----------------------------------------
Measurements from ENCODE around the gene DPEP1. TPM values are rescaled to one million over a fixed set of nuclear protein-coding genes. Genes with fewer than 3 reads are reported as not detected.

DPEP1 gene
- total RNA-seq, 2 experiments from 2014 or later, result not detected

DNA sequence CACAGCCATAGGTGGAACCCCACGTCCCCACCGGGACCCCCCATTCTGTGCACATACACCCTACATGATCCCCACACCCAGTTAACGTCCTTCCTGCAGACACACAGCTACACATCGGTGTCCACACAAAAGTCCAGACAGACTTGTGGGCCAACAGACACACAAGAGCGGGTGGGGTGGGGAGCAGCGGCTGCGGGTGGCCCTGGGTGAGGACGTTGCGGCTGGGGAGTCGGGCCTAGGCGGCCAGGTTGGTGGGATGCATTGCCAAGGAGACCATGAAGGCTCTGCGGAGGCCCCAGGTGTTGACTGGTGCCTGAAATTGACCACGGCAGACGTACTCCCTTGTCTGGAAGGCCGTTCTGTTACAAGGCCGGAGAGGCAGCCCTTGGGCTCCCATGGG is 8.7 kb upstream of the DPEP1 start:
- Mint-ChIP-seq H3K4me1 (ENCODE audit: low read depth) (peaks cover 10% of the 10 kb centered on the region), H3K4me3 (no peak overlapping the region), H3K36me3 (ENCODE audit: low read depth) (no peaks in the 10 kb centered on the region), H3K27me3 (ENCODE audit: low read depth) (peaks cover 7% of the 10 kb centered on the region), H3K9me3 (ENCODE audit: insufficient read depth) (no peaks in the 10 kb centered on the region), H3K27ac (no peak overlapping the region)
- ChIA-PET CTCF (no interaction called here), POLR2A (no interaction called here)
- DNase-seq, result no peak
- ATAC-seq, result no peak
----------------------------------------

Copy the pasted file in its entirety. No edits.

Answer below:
Measurements from ENCODE around the gene DPEP1. TPM values are rescaled to one million over a fixed set of nuclear protein-coding genes. Genes with fewer than 3 reads are reported as not detected.

DPEP1 gene
- total RNA-seq, 2 experiments from 2014 or later, result not detected

DNA sequence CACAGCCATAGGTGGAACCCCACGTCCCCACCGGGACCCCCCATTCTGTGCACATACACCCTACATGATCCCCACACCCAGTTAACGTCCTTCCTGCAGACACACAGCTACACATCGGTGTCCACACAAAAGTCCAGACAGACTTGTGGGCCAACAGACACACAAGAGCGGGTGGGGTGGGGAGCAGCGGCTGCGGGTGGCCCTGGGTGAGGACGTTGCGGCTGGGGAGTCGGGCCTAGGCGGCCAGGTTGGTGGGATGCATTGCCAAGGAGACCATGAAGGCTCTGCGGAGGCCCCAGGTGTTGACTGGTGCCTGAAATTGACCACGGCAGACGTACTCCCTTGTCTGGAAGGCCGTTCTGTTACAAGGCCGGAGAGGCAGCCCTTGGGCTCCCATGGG is 8.7 kb upstream of the DPEP1 start:
- Mint-ChIP-seq H3K4me1 (ENCODE audit: low read depth) (peaks cover 10% of the 10 kb centered on the region), H3K4me3 (no peak overlapping the region), H3K36me3 (ENCODE audit: low read depth) (no peaks in the 10 kb centered on the region), H3K27me3 (ENCODE audit: low read depth) (peaks cover 7% of the 10 kb centered on the region), H3K9me3 (ENCODE audit: insufficient read depth) (no peaks in the 10 kb centered on the region), H3K27ac (no peak overlapping the region)
- ChIA-PET CTCF (no interaction called here), POLR2A (no interaction called here)
- DNase-seq, result no peak
- ATAC-seq, result no peak